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Mark Rothko

Portrait of Mark Rothko. Photo by Bettmann / Contributor / Getty Images. Artwork © 2020 by Kate Rothko Prizel and Christopher Rothko

Mark Rothko was born Marcus Rothkowitz on September 25, 1903 in Dvinsk, Russia (today Daugavpils, Latvia). Rothko and his family migrated to the United States when he was ten years old and settled in Portland, Oregon. In 1921, Rothko attended Yale University, but in the fall of 1923 he gave up his studies and moved to New York City, where he enrolled at the Art Students League, briefly studying under Max Weber. In the late 1920s, Rothko met the artist Milton Avery and was profoundly influenced by his simplified and colorful depictions of domestic subjects.

From 1942 to 1947, Rothko worked in association with fellow artist Adolph Gottlieb, and he developed a special interest in Surrealism. His works of this period draw upon that interest, as well as Greek mythology, primitive art, Christian tragedy and Symbolism. It was also a period of Rothko’s life dominated by anxiety, sadness, and the worst years of World War II, all of which seeped into his work. During this time, Rothko began working on a larger scale and experimenting with horizontal bands and new techniques, creating a luminosity that would become central to his oeuvre. 

In 1945, Peggy Guggenheim organized a solo exhibition of Rothko's work at her Art of this Century Gallery in New York. By 1947, Rothko discontinued the use of mythology in his paintings, focusing more on abstraction. Linear elements were progressively eliminated and asymmetrically arranged patches of color became the basis of Rothko’s compositions. He began to paint the edges of his stretched canvases, which he displayed without confining frames. He also abandoned the act of titling of his work in order to create a pure interpretation in the viewer’s eyes. By the 1950s, Rothko began to produce his most famous works: paintings made of two or three bands of vibrant color, applied with a thin layer of binder mixed with pigment directly onto uncoated and unprimed canvas, creating a dense mixture of overlapping colors and shapes. In the late 1950s, his palette of colors became darker, a development related to his “Seagram” murals, commissioned for the Four Seasons Restaurant in 1958, the first of three other mural projects. He would continue working in this manner for the rest of his life.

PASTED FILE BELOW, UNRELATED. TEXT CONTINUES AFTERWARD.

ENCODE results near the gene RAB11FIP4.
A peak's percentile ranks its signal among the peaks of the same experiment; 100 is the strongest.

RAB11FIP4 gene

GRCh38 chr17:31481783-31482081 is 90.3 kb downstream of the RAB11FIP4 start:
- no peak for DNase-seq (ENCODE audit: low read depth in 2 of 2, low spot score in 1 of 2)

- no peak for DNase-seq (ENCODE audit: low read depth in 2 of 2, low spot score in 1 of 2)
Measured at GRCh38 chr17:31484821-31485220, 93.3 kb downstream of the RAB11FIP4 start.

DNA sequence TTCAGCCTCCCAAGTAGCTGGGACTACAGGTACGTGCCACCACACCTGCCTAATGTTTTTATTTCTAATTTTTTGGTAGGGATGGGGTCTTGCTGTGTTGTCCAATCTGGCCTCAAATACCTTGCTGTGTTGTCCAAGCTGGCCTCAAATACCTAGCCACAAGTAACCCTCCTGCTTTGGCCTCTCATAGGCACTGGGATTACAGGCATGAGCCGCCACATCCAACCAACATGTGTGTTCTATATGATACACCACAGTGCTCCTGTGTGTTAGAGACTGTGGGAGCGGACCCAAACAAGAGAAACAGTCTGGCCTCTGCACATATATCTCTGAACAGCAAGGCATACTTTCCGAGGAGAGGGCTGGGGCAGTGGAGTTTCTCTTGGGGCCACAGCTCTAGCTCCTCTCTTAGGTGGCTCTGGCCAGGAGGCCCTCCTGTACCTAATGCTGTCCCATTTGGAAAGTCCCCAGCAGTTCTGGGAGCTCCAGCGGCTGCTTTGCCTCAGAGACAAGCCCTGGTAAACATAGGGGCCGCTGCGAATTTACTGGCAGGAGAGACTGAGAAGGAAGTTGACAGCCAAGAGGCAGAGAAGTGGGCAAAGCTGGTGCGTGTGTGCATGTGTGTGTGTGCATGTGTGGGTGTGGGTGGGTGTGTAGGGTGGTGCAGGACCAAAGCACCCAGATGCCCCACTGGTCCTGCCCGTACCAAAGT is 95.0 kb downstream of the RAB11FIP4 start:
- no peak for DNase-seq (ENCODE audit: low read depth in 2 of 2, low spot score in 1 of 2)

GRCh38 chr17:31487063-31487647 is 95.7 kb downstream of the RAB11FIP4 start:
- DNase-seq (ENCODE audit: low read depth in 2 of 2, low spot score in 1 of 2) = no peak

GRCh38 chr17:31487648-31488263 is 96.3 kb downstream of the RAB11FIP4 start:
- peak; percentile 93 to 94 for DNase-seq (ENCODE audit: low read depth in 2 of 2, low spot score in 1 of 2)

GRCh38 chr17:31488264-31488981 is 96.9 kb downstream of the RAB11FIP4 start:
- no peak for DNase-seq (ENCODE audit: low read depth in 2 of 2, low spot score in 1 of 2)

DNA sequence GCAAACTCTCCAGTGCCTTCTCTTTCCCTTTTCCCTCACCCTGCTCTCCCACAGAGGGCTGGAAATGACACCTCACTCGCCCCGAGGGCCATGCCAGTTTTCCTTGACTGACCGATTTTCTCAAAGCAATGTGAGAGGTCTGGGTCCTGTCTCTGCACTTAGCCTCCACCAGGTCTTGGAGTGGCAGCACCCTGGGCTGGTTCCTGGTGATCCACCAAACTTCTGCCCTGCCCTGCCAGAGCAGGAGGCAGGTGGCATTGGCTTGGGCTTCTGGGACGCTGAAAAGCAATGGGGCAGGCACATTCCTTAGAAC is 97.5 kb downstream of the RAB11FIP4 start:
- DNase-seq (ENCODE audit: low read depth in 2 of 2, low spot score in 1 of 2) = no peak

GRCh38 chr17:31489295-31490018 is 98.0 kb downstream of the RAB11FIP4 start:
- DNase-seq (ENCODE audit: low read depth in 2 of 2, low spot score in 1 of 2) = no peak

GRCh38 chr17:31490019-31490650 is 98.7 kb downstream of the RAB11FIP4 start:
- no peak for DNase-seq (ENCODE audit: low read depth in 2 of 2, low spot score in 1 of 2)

His works are included in the public collections of the Detroit Institute of Arts; the Solomon R. Guggenheim Museum, New York; the Metropolitan Museum of Art, New York; the Museum of Fine Arts, Boston; the Museum of Fine Arts, Houston; the Museum of Modern Art, New York; the National Gallery of Art, Washington D.C; the San Francisco Museum of Modern Art; the Phillips Collection, Washington D.C; the Brooklyn Museum of Art, New York; the Cleveland Museum of Art; the Folkwang Art Museum, Essen; the Fukuoka Art Museum; the Hirshhorn Museum and Sculpture Garden, Washington D.C; the Kunstmuseum, Basel; the Modern Art Museum of Fort Worth; the Museo Nacional de Bellas Artes; Buenos Aires; the Museum of Contemporary Art, Los Angeles; the Tate Gallery, London; the Thyssen-Bornemisza Museum, Madrid; the Walker Art Center, Minneapolis; and the Whitney Museum of American Art, New York, among others.

Mark Rothko died on February 25, 1970 in his New York studio. A posthumous retrospective, “Mark Rothko 1903-1970,” was organized at the Museum of Modern Art, New York in 1970.

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“I will say without reservations that from my point of view there can be no abstractions. Any shape or area that has not the pulsating concreteness of real flesh and bones, its vulnerability to pleasure or pain is nothing at all. Any picture that does not provide the environment in which the breath of life can be drawn does not interest me.”

- MARK ROTHKO

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